public void init(String address, MessageSender sender) throws Exception {
    this.sender = sender;
    this.sender.init(address);
  }

  public void close() {
    sender.close();
  }

  public abstract void generate(Serializable message, int count) throws Exception;
}

As you can see, an already configured instance of MessageSender must be passed to the MessageGenerator in the init() method. It is not a constructor because some configuration of the generator might be performed first in its descendants. This abstract generator supposes that the message sender is thread safe, because it uses just a single instance to pass all the messages through. Descendants might want to clone this instance in case it were not thread safe.

We used several new features of Java 6 to create a message generator that just sends all the messages to the server in a given number of threads. Let's first examine a sender task that is created per each thread. It uses shared AtomicInteger to keep track of actually sent messages.

public class SenderTask implements Runnable {
  private MessageSender sender; // shared sender
  private Serializable message; // message to send
  private AtomicInteger counter; // shared message counter
  private int count; //  number of messages for this thread

  public SenderTask(AtomicInteger counter, MessageSender sender, 
      String address, Serializable message, int count)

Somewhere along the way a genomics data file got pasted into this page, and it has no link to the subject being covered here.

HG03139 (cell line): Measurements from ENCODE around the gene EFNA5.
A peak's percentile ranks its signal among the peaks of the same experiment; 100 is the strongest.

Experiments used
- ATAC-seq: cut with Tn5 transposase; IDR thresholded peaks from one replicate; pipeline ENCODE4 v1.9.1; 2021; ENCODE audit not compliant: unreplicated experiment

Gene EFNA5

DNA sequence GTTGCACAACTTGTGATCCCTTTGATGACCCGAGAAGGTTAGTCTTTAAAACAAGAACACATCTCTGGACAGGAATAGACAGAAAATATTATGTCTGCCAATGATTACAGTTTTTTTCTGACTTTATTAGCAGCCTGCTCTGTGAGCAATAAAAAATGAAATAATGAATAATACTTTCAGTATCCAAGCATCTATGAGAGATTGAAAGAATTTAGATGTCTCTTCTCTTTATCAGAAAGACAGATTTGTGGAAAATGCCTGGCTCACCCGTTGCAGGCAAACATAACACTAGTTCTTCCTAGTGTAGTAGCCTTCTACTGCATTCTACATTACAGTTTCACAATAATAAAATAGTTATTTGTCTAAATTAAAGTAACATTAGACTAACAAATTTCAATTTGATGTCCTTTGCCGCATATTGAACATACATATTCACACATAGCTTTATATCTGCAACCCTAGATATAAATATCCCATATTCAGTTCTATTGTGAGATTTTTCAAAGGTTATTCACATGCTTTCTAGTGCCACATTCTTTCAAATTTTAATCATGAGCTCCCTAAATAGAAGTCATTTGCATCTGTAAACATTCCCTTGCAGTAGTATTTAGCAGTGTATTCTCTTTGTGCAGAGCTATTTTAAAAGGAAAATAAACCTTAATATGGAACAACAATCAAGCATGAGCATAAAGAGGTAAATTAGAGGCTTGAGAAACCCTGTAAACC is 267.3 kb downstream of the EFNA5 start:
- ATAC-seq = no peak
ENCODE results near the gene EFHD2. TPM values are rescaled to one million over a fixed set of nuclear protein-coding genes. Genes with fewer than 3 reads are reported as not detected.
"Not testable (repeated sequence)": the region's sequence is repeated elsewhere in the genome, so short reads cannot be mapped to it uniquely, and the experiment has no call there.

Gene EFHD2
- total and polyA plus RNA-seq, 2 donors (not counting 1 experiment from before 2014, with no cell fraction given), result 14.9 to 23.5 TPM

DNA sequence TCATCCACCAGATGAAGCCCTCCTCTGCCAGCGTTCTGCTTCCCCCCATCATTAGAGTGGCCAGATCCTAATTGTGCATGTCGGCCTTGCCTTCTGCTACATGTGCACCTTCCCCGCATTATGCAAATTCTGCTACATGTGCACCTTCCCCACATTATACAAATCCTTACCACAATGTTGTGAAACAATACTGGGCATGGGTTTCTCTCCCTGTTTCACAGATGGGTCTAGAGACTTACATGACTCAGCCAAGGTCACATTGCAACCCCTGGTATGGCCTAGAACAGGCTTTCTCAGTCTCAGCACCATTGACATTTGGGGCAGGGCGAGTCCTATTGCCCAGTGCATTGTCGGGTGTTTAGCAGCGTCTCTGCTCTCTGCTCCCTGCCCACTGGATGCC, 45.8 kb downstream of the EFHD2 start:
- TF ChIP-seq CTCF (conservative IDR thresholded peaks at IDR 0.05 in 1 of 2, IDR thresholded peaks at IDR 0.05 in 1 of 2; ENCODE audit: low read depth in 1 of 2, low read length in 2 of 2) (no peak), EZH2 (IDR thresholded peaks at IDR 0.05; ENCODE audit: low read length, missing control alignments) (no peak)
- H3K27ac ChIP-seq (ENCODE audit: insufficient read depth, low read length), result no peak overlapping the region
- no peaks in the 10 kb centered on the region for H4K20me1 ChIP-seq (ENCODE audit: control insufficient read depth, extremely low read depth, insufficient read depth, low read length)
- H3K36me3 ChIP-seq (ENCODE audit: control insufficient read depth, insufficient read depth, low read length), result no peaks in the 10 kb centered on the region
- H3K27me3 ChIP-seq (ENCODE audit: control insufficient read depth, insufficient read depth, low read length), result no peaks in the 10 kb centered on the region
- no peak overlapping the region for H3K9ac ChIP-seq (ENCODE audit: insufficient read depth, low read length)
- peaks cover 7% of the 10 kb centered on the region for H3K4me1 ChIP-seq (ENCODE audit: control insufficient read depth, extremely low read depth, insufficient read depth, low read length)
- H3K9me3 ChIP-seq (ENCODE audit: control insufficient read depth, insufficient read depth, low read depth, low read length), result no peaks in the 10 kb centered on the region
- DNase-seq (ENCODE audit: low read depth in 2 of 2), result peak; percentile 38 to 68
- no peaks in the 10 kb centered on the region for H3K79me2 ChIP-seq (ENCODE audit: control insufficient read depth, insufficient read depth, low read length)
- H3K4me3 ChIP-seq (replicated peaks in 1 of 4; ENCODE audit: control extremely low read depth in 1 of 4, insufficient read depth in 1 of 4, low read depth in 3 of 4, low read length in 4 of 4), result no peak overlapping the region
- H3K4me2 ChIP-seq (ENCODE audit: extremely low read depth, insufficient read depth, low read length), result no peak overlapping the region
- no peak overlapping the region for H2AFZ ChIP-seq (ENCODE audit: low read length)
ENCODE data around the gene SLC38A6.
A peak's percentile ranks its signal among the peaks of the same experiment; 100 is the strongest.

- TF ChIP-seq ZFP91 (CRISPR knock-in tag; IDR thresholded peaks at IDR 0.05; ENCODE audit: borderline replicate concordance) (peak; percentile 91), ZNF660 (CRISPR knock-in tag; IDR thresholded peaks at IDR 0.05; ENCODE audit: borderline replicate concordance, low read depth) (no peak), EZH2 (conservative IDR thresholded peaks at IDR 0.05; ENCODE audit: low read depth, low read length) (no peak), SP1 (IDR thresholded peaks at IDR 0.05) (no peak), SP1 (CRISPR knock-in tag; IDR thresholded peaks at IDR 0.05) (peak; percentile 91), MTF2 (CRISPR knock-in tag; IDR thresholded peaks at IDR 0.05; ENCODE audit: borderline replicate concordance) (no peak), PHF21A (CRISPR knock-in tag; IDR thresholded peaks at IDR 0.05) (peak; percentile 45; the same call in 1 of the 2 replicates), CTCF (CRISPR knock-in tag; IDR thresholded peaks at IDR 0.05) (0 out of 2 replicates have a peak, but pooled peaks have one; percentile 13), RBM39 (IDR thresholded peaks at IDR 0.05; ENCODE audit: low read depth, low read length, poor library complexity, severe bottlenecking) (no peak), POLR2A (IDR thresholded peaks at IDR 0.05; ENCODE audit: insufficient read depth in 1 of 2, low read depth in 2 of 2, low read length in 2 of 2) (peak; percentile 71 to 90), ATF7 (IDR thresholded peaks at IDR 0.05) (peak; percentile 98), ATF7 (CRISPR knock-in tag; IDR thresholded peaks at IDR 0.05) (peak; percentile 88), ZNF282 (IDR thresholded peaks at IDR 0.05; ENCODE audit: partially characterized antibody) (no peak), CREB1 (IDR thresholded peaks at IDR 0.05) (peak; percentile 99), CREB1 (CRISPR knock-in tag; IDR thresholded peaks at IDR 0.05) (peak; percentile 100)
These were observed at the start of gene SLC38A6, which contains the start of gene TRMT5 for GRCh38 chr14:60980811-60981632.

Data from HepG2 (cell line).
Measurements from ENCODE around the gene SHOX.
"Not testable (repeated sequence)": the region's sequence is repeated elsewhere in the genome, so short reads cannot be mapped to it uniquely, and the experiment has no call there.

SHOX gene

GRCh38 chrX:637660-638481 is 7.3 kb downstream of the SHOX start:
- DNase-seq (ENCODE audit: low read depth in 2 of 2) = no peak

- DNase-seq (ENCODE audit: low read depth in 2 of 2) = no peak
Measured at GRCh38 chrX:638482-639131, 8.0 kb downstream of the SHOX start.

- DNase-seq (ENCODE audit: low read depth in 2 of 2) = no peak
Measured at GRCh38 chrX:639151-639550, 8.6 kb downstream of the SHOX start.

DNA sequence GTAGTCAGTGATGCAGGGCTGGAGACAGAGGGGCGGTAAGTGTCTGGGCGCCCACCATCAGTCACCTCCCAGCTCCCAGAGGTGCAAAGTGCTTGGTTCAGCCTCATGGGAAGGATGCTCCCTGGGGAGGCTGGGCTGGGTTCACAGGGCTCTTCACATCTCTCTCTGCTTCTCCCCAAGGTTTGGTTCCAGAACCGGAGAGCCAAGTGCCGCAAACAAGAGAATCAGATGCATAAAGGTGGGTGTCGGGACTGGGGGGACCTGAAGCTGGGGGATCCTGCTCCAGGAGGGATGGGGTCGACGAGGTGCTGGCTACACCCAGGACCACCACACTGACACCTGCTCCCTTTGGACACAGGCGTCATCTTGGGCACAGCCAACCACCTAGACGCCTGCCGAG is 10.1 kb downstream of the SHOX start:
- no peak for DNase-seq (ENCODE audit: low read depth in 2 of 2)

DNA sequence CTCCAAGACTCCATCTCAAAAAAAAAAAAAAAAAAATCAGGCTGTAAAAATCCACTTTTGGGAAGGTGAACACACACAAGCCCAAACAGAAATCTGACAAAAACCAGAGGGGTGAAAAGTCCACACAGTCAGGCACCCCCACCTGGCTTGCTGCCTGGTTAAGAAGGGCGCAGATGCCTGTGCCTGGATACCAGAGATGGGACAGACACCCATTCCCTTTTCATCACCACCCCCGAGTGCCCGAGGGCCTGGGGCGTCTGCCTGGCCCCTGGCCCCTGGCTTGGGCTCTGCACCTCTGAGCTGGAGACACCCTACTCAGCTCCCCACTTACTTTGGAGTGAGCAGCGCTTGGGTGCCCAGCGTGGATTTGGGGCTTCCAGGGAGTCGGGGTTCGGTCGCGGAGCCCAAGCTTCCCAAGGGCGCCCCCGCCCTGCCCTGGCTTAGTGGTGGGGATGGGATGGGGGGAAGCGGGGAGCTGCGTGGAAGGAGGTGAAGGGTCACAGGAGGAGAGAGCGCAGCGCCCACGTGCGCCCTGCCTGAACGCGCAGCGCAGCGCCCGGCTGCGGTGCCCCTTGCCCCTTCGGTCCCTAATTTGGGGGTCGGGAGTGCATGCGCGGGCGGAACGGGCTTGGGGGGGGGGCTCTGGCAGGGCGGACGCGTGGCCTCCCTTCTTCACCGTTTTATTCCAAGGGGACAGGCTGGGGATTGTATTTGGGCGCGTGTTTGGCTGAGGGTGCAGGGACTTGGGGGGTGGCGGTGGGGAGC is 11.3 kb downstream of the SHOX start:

throws Exception {
    this.count = count;
    this.sender = sender;
    this.message = message;
    this.counter = counter;

    // expect sender's uninitialized clone
    this.sender.init(address);
  }

  @Override
  public void run() {
    try {
      for (int i = 0; i < count; i++) {
        sender.send(message, null);
        counter.incrementAndGet();
      }
    } catch (Exception e) {
      log.error(e);
    } finally {
      sender.close();
    }
  }
}

In the next listing, there is an implementation of the generate() method. No speed measurement code is included but the main goal here was to show the ExecutorService's usage.

@Override
public void generate(Serializable message, int count) 
    throws Exception {
  List<SenderTask> taskList = 
    new ArrayList<SenderTask>(threads);

  // Let tasks to initialize senders
  for (int i = 0; i < threads; i++) {
    taskList.add(new SenderTask(counter, sender.clone(), 
      address, message, perThreadMessageCount);
  }

  // Submit all tasks for completion
  ExecutorService es = Executors.newFixedThreadPool(threads);
  for (int i = 0; i < threads; i++) {
    es.submit(taskList.get(i));
  }

  // Wait for termination
  es.shutdown();
  boolean terminated = false;
  while (!terminated) {
    // output current state
    // take some sleep
    // updated 'terminated' variable
  }
}

As you can see, clones of the original sender are created for us not to have to take care of the thread safeness. Individual SenderTask instances are created in advance for all sender clones to get initialized. Then the instances are put in an ExecutorService and executed. While we are waiting for all threads to finish, we can periodically output current and overall throughput for instance.

Conclusion

This concept already demonstrated its value in real world scenarios. We were able to write various message senders and generators easily and quickly. Even though it may look simple, there are some factors you must take into consideration.

First is the warm up period of the server. You could either run the test several times and ignore a couple of first runs, or extend the generator to throw in some more messages and do not count them.

Second, always make sure that the client is able to generate messages several times faster than the server is able to process. Otherwise, you measure the client's performance, which is something you do not want probably.